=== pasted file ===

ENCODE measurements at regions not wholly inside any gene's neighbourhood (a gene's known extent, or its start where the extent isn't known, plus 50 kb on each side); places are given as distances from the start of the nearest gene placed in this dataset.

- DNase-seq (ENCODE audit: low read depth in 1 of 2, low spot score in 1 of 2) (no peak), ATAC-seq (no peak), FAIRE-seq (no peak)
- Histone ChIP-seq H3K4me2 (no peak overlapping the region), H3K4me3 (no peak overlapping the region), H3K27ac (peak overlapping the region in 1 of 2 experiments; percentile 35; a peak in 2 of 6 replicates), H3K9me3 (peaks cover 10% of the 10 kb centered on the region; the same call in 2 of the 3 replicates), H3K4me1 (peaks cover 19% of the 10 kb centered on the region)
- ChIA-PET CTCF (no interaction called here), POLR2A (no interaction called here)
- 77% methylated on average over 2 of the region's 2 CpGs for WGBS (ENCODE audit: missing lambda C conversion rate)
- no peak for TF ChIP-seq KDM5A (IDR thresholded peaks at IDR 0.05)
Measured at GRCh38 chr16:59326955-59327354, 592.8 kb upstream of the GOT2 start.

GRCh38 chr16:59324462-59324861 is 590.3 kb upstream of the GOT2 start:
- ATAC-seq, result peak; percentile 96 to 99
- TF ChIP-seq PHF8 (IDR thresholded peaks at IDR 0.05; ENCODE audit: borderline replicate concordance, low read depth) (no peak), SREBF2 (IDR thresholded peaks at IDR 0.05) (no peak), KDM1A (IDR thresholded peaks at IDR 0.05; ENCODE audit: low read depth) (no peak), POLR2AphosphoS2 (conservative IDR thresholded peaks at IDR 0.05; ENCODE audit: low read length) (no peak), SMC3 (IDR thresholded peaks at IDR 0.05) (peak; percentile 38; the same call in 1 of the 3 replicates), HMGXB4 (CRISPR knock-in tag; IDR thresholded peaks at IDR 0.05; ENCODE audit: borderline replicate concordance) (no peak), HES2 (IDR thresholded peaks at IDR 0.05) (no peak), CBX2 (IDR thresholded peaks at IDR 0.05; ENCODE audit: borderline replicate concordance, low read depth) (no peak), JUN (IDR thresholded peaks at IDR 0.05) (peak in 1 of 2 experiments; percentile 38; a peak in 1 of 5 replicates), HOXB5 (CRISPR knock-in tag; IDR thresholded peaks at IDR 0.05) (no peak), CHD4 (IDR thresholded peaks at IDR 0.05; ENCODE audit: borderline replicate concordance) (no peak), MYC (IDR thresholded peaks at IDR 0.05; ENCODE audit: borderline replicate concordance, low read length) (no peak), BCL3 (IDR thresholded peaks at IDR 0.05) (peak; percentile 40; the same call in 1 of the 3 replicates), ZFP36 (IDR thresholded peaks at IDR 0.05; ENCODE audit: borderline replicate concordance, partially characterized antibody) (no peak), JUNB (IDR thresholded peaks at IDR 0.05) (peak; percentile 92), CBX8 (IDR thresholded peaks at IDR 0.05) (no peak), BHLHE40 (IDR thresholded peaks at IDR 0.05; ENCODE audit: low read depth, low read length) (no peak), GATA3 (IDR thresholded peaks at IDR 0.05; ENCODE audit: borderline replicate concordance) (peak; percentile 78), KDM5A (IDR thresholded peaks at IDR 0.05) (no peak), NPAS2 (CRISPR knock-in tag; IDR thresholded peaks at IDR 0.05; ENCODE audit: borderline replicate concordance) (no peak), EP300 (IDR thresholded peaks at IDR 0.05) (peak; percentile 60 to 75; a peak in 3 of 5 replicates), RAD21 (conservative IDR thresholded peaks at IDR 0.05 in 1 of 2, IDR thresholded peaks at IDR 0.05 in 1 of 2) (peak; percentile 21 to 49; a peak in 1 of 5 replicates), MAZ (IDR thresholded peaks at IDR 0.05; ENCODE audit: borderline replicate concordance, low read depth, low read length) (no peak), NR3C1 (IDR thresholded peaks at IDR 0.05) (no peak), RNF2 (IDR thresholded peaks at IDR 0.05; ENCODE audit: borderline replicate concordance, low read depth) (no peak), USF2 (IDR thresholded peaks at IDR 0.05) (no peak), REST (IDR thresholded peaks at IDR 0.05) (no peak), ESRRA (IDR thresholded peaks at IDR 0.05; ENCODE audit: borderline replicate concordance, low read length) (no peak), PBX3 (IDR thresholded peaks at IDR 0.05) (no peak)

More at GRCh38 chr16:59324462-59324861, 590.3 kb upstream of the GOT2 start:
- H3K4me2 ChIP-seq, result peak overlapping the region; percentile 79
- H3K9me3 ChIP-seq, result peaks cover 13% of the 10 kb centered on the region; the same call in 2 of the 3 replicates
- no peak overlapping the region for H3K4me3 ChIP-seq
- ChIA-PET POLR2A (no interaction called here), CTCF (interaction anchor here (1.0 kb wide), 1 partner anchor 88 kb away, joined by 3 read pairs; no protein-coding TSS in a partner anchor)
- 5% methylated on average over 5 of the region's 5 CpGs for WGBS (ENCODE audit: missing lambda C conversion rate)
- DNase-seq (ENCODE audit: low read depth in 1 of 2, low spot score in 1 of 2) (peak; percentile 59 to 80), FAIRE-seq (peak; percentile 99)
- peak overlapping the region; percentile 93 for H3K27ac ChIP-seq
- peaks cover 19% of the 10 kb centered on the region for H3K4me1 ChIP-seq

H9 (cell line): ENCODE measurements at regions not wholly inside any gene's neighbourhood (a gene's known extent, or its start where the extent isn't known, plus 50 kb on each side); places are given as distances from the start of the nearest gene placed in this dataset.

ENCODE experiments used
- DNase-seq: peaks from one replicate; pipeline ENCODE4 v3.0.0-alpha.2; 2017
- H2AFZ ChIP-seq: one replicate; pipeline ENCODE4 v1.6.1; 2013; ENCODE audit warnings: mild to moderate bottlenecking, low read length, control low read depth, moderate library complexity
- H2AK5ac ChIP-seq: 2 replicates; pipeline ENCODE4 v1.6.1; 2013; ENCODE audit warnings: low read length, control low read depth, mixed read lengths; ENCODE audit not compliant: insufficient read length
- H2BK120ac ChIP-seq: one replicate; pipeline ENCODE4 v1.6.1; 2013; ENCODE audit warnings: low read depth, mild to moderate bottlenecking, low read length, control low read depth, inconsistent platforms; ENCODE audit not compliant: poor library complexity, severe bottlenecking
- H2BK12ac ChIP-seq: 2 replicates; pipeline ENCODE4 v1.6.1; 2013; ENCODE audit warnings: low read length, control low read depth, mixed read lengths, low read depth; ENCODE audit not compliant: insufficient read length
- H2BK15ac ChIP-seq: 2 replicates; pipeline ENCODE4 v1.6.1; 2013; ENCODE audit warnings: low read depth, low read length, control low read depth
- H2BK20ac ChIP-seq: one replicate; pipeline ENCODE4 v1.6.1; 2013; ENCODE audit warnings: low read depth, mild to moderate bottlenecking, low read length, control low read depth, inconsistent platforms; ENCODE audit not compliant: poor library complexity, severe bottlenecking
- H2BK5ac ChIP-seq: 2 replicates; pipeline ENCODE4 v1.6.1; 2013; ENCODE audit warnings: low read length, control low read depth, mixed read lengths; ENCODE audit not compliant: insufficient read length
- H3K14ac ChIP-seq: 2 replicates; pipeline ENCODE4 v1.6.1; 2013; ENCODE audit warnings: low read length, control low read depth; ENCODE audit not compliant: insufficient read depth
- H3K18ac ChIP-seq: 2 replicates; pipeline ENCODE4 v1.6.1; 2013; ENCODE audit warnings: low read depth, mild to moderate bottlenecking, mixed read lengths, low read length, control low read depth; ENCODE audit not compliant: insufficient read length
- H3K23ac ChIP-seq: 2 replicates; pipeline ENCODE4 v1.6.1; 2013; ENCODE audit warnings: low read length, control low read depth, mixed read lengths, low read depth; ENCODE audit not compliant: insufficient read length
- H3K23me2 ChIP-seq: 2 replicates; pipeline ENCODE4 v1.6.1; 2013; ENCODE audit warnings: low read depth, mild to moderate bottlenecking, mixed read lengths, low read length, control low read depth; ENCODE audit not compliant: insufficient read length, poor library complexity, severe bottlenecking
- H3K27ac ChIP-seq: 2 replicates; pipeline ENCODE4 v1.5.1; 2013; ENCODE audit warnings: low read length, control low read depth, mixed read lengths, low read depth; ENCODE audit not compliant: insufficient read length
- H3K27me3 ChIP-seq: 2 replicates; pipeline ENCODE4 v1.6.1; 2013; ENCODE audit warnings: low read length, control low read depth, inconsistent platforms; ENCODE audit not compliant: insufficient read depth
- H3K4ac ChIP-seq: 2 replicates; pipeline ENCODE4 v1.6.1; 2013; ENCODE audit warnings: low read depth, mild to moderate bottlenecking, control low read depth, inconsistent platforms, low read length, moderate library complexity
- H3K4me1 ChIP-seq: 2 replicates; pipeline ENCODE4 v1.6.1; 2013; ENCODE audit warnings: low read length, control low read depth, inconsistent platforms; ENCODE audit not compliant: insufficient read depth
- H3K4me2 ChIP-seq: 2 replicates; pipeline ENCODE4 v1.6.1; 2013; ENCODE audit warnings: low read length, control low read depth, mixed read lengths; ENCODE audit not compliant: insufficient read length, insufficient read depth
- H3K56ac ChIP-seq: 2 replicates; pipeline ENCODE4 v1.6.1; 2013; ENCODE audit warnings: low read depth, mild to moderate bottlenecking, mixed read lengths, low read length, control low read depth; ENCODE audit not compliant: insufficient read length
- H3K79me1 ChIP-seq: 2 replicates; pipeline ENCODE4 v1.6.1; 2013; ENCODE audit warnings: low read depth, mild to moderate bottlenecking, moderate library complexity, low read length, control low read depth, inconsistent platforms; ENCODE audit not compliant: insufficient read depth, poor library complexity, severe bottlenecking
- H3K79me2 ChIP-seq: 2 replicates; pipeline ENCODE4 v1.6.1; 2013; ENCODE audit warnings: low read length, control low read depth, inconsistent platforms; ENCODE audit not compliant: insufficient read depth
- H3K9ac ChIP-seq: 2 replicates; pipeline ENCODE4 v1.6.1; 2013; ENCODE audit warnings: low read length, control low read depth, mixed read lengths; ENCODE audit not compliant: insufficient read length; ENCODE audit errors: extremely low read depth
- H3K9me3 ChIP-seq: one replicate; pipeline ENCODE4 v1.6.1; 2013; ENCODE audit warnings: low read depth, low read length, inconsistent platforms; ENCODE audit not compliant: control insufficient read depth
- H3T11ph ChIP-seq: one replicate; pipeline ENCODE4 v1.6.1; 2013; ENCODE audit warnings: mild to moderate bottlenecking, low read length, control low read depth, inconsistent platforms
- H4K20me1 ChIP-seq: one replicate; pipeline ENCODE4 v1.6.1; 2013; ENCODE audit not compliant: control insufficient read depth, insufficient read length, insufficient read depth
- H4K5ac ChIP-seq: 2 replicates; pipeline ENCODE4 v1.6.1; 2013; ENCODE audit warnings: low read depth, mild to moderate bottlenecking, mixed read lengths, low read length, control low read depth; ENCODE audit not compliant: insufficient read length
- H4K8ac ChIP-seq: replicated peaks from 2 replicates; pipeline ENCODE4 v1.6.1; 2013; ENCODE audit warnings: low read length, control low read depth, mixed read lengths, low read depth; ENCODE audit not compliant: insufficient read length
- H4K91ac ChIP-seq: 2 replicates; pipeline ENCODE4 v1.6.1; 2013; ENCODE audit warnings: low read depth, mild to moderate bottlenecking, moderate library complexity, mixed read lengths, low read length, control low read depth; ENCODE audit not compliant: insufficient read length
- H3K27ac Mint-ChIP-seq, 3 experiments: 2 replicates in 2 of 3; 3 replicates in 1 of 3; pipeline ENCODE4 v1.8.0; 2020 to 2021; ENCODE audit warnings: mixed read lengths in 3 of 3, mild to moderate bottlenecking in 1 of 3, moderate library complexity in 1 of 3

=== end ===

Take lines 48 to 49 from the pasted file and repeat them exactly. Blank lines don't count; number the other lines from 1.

- H4K91ac ChIP-seq: 2 replicates; pipeline ENCODE4 v1.6.1; 2013; ENCODE audit warnings: low read depth, mild to moderate bottlenecking, moderate library complexity, mixed read lengths, low read length, control low read depth; ENCODE audit not compliant: insufficient read length
- H3K27ac Mint-ChIP-seq, 3 experiments: 2 replicates in 2 of 3; 3 replicates in 1 of 3; pipeline ENCODE4 v1.8.0; 2020 to 2021; ENCODE audit warnings: mixed read lengths in 3 of 3, mild to moderate bottlenecking in 1 of 3, moderate library complexity in 1 of 3